Esther 1 Women's Rights!


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Esther 1:1 This is what happened during the time of Xerxes,[a] the Xerxes who ruled over 127 provinces stretching from India to Cush(b): 2 At that time King Xerxes reigned from his royal throne in the citadel of Susa, 3 and in the third year of his reign he gave a banquet for all his nobles and officials. The military leaders of Persia and Media, the princes, and the nobles of the provinces were present.
4 For a full 180 days he displayed the vast wealth of his kingdom and the splendor and glory of his majesty. 5 When these days were over, the king gave a banquet, lasting seven days, in the enclosed garden of the king’s palace, for all the people from the least to the greatest who were in the citadel of Susa. 6 The garden had hangings of white and blue linen, fastened with cords of white linen and purple material to silver rings on marble pillars. There were couches of gold and silver on a mosaic pavement of porphyry, marble, mother-of-pearl and other costly stones.7 Wine was served in goblets of gold, each one different from the other, and the royal wine was abundant, in keeping with the king’s liberality. 8 By the king’s command each guest was allowed to drink with no restrictions, for the king instructed all the wine stewards to serve each man what he wished.
9 Queen Vashti also gave a banquet for the women in the royal palace of King Xerxes.
10 On the seventh day, when King Xerxes was in high spirits from wine, he commanded the seven eunuchs who served him—Mehuman, Biztha, Harbona,Bigtha, Abagtha, Zethar and Karkas— 11 to bring before him Queen Vashti, wearing her royal crown, in order to display her beauty to the people and nobles, for she was lovely to look at. 12 But when the attendants delivered the king’s command, Queen Vashti refused to come. Then the king became furious and burned with anger.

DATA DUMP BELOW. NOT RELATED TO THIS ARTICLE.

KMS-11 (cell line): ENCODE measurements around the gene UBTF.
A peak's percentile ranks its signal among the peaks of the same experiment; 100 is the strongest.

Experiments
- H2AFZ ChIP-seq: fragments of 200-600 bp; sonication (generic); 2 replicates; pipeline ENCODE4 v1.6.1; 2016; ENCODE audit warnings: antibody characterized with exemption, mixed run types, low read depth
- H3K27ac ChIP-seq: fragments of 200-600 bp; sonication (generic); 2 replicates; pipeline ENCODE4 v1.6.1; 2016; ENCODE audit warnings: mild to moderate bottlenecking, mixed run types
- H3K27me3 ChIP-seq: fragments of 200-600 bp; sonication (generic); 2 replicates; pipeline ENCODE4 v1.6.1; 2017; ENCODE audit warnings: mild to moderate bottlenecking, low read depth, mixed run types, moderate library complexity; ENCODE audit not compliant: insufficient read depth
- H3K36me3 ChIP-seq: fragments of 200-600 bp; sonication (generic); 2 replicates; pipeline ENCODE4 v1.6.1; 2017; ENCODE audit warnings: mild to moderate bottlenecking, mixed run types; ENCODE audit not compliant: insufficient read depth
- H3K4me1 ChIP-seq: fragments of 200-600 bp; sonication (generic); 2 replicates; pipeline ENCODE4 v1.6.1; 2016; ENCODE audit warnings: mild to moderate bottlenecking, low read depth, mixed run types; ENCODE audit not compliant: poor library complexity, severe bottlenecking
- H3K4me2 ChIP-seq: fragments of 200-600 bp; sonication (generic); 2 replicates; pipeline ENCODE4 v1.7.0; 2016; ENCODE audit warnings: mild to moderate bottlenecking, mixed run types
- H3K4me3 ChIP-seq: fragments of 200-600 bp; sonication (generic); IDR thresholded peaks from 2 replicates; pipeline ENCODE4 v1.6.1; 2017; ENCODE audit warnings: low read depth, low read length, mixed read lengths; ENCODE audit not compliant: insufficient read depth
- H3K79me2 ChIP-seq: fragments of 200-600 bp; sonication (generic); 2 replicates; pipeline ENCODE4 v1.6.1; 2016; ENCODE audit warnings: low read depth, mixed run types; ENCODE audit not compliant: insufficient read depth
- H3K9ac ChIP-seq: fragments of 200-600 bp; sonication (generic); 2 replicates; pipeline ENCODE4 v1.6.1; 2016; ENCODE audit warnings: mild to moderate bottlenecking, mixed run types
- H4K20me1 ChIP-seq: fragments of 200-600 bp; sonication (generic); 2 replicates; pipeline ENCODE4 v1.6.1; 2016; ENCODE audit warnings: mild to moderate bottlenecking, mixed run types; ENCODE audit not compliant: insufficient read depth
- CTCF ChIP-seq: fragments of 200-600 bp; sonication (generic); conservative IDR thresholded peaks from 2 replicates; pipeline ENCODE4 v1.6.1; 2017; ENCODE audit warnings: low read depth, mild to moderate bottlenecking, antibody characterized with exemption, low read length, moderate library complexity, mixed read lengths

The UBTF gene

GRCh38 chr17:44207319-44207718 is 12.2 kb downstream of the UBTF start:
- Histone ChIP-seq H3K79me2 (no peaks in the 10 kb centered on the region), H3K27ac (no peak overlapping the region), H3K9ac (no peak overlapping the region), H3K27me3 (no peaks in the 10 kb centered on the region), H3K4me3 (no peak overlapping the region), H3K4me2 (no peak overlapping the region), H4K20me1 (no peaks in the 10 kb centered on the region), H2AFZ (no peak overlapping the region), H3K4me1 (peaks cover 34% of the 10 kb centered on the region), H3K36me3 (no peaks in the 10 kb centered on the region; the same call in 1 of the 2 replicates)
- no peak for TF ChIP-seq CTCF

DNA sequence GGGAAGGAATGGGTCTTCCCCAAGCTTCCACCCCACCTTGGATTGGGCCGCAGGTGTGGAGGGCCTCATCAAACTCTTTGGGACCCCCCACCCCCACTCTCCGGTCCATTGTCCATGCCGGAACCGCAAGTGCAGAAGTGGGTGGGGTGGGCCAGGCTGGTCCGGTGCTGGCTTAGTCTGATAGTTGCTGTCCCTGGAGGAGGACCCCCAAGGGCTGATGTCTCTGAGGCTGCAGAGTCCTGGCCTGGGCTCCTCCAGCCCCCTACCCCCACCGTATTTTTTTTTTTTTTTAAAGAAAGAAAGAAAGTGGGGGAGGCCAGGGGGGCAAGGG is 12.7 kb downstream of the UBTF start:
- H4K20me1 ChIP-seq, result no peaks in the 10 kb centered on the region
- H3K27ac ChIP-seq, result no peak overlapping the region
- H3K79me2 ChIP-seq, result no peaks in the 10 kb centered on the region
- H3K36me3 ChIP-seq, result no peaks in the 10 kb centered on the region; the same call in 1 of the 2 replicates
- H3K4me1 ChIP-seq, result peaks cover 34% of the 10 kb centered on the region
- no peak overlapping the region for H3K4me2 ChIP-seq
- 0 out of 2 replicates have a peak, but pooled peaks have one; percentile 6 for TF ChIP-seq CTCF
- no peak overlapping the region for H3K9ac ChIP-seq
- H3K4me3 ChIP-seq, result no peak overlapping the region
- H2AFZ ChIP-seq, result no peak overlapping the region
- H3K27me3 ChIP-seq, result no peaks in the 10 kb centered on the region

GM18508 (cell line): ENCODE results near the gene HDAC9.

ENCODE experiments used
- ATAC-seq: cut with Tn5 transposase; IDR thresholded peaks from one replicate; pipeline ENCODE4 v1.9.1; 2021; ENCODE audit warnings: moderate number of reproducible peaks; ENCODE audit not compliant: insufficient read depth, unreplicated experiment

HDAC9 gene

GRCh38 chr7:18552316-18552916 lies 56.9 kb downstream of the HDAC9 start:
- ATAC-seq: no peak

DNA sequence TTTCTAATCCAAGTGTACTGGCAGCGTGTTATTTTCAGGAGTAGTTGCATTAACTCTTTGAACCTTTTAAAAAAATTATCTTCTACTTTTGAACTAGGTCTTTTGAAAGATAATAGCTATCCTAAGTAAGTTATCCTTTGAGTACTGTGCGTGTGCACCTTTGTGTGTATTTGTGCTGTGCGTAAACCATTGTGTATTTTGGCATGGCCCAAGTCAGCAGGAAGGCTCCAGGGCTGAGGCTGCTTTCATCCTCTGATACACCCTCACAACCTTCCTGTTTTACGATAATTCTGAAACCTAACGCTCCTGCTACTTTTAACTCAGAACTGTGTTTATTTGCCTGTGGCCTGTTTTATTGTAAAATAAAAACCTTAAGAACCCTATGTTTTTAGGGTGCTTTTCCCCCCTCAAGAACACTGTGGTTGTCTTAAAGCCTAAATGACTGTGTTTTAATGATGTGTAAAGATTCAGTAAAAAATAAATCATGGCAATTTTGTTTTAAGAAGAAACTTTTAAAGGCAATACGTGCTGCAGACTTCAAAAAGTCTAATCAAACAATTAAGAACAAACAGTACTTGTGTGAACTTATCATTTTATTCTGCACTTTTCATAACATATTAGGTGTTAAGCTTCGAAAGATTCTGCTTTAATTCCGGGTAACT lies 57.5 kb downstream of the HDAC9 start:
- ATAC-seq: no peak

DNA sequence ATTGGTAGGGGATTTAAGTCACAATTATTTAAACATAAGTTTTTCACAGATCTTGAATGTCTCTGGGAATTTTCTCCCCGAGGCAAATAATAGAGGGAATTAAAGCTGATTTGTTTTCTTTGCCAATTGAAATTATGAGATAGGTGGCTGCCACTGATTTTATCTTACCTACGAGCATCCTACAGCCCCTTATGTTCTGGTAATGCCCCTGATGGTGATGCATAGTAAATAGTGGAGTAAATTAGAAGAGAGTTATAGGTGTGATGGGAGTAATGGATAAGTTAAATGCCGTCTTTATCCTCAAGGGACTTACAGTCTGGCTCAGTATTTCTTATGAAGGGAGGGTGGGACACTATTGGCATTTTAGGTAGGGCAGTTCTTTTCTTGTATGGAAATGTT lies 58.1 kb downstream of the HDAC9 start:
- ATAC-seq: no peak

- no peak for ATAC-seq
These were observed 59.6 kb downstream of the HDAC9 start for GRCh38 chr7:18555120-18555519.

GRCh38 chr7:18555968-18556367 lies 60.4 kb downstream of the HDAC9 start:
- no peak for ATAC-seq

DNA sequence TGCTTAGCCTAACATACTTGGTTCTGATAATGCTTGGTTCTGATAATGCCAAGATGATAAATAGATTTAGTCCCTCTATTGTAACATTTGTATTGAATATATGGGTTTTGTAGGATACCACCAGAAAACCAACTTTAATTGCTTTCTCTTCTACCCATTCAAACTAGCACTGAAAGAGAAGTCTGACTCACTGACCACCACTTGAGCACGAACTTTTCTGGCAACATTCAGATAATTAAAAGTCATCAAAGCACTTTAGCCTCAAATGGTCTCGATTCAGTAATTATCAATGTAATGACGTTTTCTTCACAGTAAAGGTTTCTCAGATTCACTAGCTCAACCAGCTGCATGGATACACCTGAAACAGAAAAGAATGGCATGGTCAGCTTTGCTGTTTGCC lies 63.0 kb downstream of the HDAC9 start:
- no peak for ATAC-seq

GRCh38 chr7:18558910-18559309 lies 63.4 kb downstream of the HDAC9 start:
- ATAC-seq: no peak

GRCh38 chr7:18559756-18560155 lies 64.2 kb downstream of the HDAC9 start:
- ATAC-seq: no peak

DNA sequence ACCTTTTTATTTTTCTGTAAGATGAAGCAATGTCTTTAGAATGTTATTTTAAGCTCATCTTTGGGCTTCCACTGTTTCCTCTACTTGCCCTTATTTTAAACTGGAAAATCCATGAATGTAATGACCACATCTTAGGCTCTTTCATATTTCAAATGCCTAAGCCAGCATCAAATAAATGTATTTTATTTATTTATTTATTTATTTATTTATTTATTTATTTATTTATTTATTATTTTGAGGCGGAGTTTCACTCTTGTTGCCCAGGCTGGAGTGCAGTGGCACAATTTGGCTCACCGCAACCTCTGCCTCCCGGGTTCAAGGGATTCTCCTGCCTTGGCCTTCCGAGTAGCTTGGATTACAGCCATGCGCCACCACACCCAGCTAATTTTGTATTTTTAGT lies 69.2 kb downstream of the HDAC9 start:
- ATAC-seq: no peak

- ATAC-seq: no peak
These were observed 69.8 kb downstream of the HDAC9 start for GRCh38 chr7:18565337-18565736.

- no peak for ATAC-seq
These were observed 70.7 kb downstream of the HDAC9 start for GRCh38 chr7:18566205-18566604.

13 Since it was customary for the king to consult experts in matters of law and justice, he spoke with the wise men who understood the times 14 and were closest to the king—Karshena, Shethar, Admatha, Tarshish, Meres, Marsena and Memukan, the seven nobles of Persia and Media who had special access to the king and were highest in the kingdom.
15 “According to law, what must be done to Queen Vashti?” he asked. “She has not obeyed the command of King Xerxes that the eunuchs have taken to her.”
16 Then Memukan replied in the presence of the king and the nobles, “Queen Vashti has done wrong, not only against the king but also against all the nobles and the peoples of all the provinces of King Xerxes. 17 For the queen’s conduct will become known to all the women, and so they will despise their husbands and say, ‘King Xerxes commanded Queen Vashti to be brought before him, but she would not come.’ 18 This very day the Persian and Median women of the nobility who have heard about the queen’s conduct will respond to all the king’s nobles in the same way. There will be no end of disrespect and discord.
19 “Therefore, if it pleases the king, let him issue a royal decree and let it be written in the laws of Persia and Media, which cannot be repealed, that Vashti is never again to enter the presence of King Xerxes. Also let the king give her royal position to someone else who is better than she. 20 Then when the king’s edict is proclaimed throughout all his vast realm, all the women will respect their husbands, from the least to the greatest.”
21 The king and his nobles were pleased with this advice, so the king did as Memukan proposed. 22 He sent dispatches to all parts of the kingdom, to each province in its own script and to each people in their own language, proclaiming that every man should be ruler over his own household, using his native tongue.

a. Esther 1:1 Hebrew Ahasuerus; here and throughout Esther
b. Esther 1:1 That is, the upper Nile region